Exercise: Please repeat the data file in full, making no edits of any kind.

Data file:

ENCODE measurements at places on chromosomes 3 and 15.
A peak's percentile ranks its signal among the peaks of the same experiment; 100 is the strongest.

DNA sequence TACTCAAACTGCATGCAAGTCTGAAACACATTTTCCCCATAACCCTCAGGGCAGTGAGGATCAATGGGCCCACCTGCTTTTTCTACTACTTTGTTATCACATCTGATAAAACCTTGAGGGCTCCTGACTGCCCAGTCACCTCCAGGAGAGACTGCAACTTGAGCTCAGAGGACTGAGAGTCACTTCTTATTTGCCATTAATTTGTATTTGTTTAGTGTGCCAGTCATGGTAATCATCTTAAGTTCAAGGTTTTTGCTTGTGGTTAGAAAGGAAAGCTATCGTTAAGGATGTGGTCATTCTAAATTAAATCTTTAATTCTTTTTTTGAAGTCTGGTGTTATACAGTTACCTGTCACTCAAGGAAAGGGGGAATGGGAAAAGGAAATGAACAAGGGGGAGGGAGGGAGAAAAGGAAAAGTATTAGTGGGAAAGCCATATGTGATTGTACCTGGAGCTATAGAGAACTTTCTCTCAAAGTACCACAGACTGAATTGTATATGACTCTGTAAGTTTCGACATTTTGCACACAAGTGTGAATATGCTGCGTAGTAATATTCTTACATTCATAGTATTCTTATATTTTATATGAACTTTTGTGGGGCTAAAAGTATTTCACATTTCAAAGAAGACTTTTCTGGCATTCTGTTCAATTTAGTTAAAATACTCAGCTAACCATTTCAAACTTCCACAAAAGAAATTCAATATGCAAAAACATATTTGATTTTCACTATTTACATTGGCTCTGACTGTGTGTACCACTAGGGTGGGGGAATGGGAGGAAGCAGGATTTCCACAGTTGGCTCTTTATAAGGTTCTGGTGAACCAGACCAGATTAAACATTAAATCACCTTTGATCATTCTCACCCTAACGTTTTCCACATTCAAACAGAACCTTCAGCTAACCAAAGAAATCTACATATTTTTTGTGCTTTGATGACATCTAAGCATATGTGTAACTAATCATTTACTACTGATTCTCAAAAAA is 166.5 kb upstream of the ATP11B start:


ENCODE measurements at places on chromosomes 3 and 15.
A peak's percentile ranks its signal among the peaks of the same experiment; 100 is the strongest.

DNA sequence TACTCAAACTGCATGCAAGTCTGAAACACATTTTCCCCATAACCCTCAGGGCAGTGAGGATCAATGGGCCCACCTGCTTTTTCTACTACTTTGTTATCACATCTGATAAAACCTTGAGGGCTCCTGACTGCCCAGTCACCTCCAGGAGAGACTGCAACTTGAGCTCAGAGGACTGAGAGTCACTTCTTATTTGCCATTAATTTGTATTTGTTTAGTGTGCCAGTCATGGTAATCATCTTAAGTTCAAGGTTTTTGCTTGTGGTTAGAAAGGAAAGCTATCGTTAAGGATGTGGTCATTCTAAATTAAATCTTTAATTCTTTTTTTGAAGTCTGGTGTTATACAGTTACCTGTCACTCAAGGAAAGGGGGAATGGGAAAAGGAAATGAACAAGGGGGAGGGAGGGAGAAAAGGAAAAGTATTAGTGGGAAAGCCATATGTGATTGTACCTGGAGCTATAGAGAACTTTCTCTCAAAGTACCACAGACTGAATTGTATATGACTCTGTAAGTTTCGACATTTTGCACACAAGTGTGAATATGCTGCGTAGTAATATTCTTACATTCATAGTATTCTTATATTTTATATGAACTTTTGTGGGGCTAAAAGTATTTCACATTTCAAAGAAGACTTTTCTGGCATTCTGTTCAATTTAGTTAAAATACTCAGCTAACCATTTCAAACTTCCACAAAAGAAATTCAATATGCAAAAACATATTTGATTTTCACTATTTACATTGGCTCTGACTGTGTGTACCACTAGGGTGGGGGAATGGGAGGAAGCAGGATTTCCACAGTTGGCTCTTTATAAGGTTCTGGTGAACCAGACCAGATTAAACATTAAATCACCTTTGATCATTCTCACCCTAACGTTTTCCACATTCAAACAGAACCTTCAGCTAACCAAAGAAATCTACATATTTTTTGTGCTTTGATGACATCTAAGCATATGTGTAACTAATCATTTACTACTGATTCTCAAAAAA is 166.5 kb upstream of the ATP11B start: